Letter to the Editor: Beach Bacteria Advisories Based on Flawed Science
The following is a letter to the editor. The contents do not necessarily reflect the views or opinions of Big Island Now or Pacific Media Group. It has been edited for grammar and style only, not for content.
Folks who pay attention to the Dept of Health (DOH) beach warnings may have noticed a distinct uptick in bacteria advisories over the last week. A review of the DOH online database shows this to be true. So what is going on? Are we having a rash (pun intended) of sewage spills? It is not likely at all.
A couple of years ago, I was watching the news from O‘ahu. They reported three Enterococci (ENT) warnings for beaches miles apart. At the same time, there was an advisory for Kahalu‘u Bay on our island. I thought that is no coincidence. What do these beaches have in common? The only thing I could think of was large surf events or big tides. A quick review of the tide charts confirmed it. Another examination of the science revealed how tide and significant surf events stir the sand below and release the resident ENT into the water, where it can be detected in the DOH sampling. These common bacteria have nothing to do with sewage flows and are the natural part of the sand microbiome (bacteria ecosystem).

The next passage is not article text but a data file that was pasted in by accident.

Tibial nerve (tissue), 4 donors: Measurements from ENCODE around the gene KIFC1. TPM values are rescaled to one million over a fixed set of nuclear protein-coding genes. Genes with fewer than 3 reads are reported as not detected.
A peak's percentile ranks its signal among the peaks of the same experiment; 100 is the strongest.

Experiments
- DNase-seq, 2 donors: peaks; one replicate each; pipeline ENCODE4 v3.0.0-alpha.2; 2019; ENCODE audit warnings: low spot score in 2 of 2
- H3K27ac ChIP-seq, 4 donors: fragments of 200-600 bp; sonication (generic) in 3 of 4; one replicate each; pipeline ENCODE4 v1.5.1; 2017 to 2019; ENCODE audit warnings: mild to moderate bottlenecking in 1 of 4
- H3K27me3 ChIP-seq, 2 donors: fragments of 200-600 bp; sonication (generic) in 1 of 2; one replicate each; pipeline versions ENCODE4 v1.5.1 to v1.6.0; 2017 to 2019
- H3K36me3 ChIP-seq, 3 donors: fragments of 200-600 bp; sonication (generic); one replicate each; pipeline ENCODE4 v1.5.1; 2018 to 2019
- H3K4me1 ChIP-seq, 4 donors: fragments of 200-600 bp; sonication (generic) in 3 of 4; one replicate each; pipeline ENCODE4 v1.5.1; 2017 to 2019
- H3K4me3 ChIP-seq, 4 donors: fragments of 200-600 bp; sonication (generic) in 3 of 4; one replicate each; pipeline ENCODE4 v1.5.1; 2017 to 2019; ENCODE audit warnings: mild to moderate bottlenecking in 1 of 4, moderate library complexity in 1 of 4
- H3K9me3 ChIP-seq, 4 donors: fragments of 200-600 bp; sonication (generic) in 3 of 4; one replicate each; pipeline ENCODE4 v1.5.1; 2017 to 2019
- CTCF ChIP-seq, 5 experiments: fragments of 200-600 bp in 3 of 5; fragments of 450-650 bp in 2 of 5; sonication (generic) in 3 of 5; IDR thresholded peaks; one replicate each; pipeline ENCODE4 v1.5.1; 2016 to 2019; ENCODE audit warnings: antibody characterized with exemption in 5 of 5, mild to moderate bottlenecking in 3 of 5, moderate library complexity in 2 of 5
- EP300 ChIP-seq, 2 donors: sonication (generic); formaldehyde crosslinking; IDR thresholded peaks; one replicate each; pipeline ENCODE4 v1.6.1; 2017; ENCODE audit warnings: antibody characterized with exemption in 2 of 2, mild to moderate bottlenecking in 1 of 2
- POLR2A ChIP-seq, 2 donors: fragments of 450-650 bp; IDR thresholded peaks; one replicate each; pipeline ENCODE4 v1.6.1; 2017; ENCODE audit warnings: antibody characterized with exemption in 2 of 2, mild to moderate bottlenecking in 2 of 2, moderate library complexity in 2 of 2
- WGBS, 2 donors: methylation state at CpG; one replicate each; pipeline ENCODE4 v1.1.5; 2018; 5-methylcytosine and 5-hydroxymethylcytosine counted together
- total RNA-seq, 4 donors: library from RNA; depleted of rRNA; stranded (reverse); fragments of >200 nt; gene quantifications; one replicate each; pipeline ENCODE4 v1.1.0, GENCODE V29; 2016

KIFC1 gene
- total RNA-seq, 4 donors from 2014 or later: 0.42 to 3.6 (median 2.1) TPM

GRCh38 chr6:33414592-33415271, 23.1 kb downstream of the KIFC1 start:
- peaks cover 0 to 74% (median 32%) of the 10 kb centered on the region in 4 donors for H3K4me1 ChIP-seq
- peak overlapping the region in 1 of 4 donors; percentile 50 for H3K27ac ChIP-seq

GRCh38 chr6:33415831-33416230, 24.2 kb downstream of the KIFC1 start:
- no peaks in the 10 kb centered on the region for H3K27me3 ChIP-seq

This week we have had big tides and big surf, and once again, we see beach warnings suggesting health risks from possible sewage spills. In most cases, the advisories come down in two or three days as ENT levels decrease with settling and the lethal effect of solar UV light. A chronic sewage leak would not be such a short term event.
We at the Kona Coast Waterkeeper understand that the DOH is legally bound to post beaches whenever the readings exceed the threshold. Failure to act could jeopardize the EPA funding for this project.
The problem written into the US Beaches Act is the reliance on a very poor fecal indicator ENT. We can detect a few Coronavirus in my nose with great precision. It is four decades past time to develop a more precise and accurate test for our recreational waters. While the agencies kick the can down the road, we are working on that and seek the public’s support to expand our testing regimen. So far, our work here, and that of Surfrider on Kaua‘i, shows that the detection of sucralose, aka Splenda, offers a splendid first start. Splenda is sold in over 300 products, and it is excreted in human waste. It is remarkably stable in the environment, and there are no natural analogs to confuse the interpretation. By definition, the ENT test is a confused interpretation like detecting “fire ants” by counting all ants. That is just not scientific, and neither is counting ENT.”